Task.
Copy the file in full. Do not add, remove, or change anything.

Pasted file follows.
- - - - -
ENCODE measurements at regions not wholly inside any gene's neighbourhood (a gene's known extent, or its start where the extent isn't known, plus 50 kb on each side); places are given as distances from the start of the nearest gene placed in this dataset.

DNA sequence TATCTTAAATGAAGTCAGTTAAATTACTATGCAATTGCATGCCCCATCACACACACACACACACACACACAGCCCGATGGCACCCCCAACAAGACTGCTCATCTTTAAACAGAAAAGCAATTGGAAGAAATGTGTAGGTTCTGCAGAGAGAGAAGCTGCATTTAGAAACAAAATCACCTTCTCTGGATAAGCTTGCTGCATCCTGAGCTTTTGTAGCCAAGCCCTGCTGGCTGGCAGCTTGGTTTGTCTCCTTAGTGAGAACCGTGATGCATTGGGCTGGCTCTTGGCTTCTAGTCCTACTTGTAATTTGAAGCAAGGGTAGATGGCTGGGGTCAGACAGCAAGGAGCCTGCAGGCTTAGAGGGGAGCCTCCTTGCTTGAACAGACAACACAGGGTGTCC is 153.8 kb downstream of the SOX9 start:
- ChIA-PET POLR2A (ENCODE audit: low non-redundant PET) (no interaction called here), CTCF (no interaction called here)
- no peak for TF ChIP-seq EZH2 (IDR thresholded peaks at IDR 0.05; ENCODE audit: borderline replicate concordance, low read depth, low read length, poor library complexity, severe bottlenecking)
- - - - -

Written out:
ENCODE measurements at regions not wholly inside any gene's neighbourhood (a gene's known extent, or its start where the extent isn't known, plus 50 kb on each side); places are given as distances from the start of the nearest gene placed in this dataset.

DNA sequence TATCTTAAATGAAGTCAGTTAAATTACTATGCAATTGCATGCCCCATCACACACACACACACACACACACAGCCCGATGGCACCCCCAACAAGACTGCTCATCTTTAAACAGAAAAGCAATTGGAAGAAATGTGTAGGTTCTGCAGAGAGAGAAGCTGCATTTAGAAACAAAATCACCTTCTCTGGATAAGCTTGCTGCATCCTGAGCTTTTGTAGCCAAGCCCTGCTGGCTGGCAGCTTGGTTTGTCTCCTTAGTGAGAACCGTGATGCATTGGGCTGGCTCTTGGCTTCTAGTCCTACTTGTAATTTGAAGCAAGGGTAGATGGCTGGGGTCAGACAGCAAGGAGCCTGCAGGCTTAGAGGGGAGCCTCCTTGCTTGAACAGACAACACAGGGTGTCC is 153.8 kb downstream of the SOX9 start:
- ChIA-PET POLR2A (ENCODE audit: low non-redundant PET) (no interaction called here), CTCF (no interaction called here)
- no peak for TF ChIP-seq EZH2 (IDR thresholded peaks at IDR 0.05; ENCODE audit: borderline replicate concordance, low read depth, low read length, poor library complexity, severe bottlenecking)